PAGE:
After decades of more sensible music writing for large-circulation daily papers and national rock magazines, Corcoran reprised his bad-guy role in 2012, skewering the city with a clever diatribe where he rechristened Austin: Mediocre, Texas. As usual, he flame-broiled sacred cows: “Austin is touted as a movie town, but unless we want to count UT grad Wes Anderson, we haven’t exactly been churning out the great flicks. ‘Tree of Life,’ what was that? Director Terrence Malick doesn’t like to have his picture taken, but he’ll let us watch him masturbate for three hours.”

Corcoran, a self-described “anti-critic,” often played up his reputation for reviewing concerts he didn’t actually watch – like a 1990 show with Neil Young and Sonic Youth that caused Rolling Stone to lose his number. But as a feature writer, he penned book-quality profiles of musicians that bestowed deep context on their art – see these late-career gems he wrote for the Chronicle about Gary Clark Jr., Ramsay Midwood, and the Jones Family Singers – who should be a shoo-in to play at Corky’s funeral.

In the final chapter of his career, Corcoran became a musical historian who used extensive primary research to illuminate the lives and impacts of Texas musicians with histories that hadn’t been properly puzzled together. That began with major discoveries about the zither-playing gospel blues artist Washington Phillips and continued into a book about blind pianist Arizona Dranes, whose Holiness movement playing informed the ensuing gospel genre which influenced rock & roll. Ultimately Corcoran would author two other books, All Over the Map: True Heroes of Texas Music and [Ghost Notes]: Pioneering Spirits of Texas Music. His last book, Austin Music Is a Scene Not a Sound, arrives posthumously Sept. 10.

Corcoran also maintained a popular Substack for his writings and sometimes tormented working journalists by breaking news on his personal Facebook page. But he was encouraging to younger journalists too, loudly celebrating their “scoops” and commending quality writing.

As the news of his death sunk in last night, I clicked back through pages of emails to find our first correspondence – over a dozen years ago. I was a few months into my extended tenure as the music columnist and was still viewed by the city’s musical cognoscenti as being some bong-shop employee the paper had foolishly hired to write an influential column. He emailed to tell me: “Love your column and its mindset of a fan with newsman's responsibility. A must-read!”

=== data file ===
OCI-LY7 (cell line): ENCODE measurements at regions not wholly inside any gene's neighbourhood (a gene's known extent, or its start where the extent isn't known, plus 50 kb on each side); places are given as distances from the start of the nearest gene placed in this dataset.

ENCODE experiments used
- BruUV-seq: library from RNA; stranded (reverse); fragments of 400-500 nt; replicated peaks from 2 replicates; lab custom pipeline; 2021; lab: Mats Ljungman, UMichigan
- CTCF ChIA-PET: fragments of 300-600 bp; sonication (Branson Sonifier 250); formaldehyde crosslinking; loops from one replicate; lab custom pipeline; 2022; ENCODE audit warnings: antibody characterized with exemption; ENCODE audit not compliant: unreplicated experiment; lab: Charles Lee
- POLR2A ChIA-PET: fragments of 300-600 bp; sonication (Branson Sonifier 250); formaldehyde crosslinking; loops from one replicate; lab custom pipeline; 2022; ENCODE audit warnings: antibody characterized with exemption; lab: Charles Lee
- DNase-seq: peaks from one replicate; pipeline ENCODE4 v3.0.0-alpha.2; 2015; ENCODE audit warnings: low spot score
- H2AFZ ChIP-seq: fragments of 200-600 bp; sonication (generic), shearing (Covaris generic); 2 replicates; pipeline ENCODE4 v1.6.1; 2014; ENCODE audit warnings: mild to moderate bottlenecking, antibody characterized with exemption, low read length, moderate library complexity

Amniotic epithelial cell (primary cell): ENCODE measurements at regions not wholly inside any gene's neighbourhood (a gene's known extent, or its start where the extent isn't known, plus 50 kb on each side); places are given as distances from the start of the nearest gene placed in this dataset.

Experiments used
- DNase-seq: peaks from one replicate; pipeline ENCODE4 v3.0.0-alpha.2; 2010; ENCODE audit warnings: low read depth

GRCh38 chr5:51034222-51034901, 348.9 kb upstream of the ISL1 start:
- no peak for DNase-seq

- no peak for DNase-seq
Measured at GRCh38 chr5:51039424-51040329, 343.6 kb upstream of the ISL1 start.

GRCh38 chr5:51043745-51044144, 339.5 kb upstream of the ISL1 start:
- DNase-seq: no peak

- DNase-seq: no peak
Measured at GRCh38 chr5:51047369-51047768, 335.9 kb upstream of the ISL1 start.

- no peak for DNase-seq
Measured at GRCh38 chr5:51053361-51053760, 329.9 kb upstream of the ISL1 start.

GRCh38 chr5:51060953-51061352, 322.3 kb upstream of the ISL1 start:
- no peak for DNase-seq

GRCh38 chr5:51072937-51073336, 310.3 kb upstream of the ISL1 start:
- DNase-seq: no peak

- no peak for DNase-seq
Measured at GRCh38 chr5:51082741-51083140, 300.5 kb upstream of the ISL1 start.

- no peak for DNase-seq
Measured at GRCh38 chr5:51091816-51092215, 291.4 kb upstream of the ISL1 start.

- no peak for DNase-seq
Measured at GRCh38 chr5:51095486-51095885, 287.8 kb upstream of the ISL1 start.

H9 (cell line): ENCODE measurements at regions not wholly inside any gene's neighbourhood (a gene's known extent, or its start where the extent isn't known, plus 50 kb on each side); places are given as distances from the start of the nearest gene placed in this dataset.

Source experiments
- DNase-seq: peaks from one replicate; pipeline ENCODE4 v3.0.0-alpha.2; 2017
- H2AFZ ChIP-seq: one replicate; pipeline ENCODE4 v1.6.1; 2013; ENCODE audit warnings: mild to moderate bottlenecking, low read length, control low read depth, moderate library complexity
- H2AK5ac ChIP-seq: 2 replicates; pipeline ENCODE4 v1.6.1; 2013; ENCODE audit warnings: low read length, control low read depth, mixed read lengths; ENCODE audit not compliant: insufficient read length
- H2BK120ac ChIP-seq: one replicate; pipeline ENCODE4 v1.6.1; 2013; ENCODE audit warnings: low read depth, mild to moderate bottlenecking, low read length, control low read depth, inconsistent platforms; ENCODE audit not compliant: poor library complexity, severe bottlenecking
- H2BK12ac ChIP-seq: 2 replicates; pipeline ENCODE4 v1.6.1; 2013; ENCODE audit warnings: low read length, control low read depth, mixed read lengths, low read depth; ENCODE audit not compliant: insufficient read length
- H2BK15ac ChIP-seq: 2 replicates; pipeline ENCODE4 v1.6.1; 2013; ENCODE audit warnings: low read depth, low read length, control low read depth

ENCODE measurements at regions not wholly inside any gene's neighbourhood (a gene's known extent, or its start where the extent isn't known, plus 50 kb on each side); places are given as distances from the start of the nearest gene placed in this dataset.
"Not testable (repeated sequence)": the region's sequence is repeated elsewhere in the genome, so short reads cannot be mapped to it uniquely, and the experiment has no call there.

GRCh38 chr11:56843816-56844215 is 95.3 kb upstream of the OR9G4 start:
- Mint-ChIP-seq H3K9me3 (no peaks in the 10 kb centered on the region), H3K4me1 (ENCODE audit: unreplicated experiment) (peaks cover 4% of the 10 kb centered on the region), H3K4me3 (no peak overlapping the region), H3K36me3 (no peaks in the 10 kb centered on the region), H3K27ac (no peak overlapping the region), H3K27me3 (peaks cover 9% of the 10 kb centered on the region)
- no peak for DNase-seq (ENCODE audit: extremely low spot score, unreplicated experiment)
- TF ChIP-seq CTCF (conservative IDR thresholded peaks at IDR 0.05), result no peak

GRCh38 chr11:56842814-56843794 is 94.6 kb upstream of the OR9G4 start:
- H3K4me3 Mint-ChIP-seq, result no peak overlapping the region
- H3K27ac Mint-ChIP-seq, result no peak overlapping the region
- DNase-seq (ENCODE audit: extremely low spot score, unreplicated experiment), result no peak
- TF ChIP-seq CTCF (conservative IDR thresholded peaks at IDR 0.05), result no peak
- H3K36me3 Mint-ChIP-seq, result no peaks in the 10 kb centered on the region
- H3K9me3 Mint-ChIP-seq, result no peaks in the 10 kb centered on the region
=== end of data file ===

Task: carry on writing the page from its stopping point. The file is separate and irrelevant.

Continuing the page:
My dickish response was: “I can't tell you how many graying-faces have vexed me with lectures on the importance of the column and how I have to live up to Michael Corcoran – so, naturally, I shudder when I hear your name.”

And with that we became friends.

Over the last 13 years, Michael Corcoran frequently called me and gave me the most heartfelt compliments on my work and encouragement to keep going. This writer, whose reputation was being ruthless and willing to bury you for a good line, constantly went out of his way to put the wind in my sails. Four years ago, when I started making babies, our conversations changed as he’d dispense wisdom about fatherhood and share proud stories about his son Jack, now a songwriter and musician.

But as much as Michael Corcoran’s passing means I lost the most unlikely of mentors, I’m more sad for the feeling that Austin has lost a voice that always kept things interesting.

A note to readers: Bold and uncensored, The Austin Chronicle has been Austin’s independent news source for over 40 years, expressing the community’s political and environmental concerns and supporting its active cultural scene. Now more than ever, we need your support to continue supplying Austin with independent, free press. If real news is important to you, please consider making a donation of $5, $10 or whatever you can afford, to help keep our journalism on stands.

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KEYWORDS FOR THIS POST

Michael Corcoran, R.I.P., There Goes a Legend